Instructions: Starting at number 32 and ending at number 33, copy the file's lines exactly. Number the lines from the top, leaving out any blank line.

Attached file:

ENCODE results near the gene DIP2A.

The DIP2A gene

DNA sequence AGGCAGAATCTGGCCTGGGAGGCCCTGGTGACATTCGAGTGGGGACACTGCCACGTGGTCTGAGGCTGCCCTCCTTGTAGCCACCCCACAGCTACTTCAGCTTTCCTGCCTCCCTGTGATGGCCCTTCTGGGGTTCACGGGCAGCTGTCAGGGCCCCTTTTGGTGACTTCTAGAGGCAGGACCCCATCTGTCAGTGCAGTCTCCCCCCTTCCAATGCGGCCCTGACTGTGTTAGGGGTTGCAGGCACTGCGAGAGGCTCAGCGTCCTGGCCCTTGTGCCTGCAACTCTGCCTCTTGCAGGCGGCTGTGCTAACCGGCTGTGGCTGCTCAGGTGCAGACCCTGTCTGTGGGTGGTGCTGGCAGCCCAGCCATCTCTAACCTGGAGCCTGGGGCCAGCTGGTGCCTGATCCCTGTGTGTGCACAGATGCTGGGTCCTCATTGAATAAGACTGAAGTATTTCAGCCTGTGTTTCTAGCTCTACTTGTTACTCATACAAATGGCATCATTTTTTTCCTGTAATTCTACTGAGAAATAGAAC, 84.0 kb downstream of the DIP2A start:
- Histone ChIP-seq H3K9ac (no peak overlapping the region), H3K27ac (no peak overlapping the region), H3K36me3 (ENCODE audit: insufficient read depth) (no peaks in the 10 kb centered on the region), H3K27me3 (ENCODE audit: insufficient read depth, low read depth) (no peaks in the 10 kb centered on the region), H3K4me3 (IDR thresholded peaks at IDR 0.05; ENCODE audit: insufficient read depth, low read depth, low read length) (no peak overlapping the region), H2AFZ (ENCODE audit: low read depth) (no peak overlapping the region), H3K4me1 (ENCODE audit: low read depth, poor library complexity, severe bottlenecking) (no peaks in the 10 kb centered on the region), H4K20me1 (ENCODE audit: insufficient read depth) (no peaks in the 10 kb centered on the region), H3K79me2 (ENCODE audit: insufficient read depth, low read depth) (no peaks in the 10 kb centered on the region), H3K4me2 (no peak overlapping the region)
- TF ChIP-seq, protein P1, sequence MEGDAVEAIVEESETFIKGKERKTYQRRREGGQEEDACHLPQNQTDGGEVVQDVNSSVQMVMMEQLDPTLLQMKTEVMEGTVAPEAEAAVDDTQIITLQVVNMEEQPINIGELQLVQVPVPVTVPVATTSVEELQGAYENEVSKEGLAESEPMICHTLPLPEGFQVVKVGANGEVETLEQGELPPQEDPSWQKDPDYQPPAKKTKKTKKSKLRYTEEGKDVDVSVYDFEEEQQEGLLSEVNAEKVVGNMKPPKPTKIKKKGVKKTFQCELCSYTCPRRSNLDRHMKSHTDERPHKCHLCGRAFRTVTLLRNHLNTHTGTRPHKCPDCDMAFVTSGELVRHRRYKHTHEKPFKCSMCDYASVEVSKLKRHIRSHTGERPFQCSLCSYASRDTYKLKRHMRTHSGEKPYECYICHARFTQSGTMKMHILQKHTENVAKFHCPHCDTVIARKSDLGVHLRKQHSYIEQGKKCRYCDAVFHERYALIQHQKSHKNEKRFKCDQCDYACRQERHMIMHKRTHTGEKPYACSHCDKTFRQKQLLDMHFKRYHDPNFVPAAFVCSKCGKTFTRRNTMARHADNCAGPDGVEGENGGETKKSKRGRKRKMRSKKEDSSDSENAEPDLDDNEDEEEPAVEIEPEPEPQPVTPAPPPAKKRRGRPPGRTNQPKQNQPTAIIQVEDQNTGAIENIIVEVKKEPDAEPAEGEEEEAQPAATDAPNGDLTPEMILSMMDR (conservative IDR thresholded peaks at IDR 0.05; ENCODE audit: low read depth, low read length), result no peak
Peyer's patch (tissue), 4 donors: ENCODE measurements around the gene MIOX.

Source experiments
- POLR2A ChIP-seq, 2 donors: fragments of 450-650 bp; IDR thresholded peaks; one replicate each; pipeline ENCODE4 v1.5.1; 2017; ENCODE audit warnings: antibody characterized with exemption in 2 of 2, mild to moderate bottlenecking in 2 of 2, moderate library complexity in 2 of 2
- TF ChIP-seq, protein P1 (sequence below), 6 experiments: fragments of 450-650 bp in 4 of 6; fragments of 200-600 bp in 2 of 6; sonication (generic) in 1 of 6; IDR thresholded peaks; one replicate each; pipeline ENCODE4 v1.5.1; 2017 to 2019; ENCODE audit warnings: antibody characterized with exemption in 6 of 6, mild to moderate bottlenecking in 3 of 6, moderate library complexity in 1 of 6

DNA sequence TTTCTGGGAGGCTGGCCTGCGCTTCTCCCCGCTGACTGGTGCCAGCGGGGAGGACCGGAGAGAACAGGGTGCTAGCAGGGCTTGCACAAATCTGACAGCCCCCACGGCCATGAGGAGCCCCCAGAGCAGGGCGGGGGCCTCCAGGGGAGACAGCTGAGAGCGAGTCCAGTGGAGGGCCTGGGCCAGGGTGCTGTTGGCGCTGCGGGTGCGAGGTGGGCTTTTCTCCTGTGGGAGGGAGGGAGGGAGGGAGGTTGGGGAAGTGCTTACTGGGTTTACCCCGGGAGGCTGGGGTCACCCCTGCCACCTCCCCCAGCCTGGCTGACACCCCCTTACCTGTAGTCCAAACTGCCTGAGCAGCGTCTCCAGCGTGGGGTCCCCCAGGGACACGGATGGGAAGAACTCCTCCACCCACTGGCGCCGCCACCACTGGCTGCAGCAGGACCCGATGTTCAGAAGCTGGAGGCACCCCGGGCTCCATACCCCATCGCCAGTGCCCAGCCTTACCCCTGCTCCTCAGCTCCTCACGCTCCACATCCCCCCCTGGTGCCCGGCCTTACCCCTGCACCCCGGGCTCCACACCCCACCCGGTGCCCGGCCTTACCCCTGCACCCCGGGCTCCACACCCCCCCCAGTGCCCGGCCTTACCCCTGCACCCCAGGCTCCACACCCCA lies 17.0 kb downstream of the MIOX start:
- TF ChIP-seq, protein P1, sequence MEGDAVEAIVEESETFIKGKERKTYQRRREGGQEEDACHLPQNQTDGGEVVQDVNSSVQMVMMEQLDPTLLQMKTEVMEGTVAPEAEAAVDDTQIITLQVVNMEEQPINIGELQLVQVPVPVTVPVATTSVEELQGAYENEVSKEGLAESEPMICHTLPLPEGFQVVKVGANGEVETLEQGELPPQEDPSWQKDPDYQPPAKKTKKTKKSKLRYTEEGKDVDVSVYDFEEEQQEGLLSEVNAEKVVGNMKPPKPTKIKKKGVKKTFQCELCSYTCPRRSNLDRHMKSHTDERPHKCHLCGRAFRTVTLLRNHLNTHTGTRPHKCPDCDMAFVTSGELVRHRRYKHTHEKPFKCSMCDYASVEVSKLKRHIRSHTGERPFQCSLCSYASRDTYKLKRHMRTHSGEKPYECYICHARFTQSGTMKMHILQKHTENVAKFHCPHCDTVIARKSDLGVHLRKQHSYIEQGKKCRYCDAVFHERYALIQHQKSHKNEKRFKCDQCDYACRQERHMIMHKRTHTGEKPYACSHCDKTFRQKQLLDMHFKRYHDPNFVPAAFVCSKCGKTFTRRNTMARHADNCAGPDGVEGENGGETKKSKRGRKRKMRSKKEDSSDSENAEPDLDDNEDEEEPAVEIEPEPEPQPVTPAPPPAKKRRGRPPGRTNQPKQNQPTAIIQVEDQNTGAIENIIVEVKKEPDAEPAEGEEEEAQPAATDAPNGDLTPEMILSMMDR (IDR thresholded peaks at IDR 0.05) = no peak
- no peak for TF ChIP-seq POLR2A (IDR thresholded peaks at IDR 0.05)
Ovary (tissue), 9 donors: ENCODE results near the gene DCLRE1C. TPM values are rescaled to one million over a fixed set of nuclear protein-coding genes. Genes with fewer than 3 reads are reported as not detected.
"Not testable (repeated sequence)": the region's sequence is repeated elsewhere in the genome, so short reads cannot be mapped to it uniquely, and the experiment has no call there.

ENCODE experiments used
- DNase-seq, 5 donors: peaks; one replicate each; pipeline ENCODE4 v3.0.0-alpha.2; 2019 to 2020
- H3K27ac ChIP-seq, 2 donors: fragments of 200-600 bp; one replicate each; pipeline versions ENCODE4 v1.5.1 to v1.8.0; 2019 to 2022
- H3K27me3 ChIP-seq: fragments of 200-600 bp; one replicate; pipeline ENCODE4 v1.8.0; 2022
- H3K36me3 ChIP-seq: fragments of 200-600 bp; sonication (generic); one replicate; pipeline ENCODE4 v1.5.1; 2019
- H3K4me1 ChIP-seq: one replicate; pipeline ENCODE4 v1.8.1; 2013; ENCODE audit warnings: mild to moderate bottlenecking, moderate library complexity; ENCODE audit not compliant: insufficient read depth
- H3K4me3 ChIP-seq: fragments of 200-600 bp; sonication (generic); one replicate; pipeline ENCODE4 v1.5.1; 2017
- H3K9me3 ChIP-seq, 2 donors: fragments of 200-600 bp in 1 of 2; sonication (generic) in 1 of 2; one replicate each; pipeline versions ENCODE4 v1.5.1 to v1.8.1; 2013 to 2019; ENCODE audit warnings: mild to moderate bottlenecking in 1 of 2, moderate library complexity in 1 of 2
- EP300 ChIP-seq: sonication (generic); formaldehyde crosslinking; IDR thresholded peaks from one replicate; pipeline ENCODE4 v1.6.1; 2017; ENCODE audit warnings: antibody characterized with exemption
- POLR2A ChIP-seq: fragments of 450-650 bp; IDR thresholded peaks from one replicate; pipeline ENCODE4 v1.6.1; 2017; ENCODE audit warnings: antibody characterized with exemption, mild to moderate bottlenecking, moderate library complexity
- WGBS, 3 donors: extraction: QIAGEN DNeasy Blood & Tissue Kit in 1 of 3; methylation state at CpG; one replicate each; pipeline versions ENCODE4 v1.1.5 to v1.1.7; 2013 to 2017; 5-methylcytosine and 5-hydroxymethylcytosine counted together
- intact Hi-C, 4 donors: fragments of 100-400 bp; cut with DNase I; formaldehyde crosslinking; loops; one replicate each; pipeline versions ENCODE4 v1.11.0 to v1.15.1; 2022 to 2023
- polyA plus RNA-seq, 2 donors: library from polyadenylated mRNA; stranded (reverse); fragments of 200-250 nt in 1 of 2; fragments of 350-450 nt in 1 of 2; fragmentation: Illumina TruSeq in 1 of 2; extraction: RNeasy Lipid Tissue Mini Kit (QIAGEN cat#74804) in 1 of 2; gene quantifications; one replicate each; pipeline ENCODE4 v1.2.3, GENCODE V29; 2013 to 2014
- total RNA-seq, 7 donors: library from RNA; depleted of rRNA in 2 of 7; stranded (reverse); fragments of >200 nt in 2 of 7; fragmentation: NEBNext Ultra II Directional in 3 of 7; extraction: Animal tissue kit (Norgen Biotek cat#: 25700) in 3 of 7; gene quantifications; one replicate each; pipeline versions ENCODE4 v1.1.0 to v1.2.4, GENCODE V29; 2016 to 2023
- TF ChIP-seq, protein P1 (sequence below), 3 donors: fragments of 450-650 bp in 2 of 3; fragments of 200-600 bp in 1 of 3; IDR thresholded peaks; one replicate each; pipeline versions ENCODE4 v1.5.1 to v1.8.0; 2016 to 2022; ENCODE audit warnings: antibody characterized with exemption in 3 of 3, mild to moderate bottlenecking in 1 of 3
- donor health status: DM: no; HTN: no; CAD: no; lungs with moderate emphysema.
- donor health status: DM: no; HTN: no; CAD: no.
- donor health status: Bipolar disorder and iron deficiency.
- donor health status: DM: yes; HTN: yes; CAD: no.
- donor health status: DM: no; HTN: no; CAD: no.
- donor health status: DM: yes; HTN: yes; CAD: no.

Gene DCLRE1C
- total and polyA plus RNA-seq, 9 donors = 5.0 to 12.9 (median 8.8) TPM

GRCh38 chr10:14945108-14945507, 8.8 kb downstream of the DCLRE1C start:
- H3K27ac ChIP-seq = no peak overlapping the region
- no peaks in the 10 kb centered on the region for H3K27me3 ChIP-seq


- donor health status: Bipolar disorder and iron deficiency.
- donor health status: DM: yes; HTN: yes; CAD: no.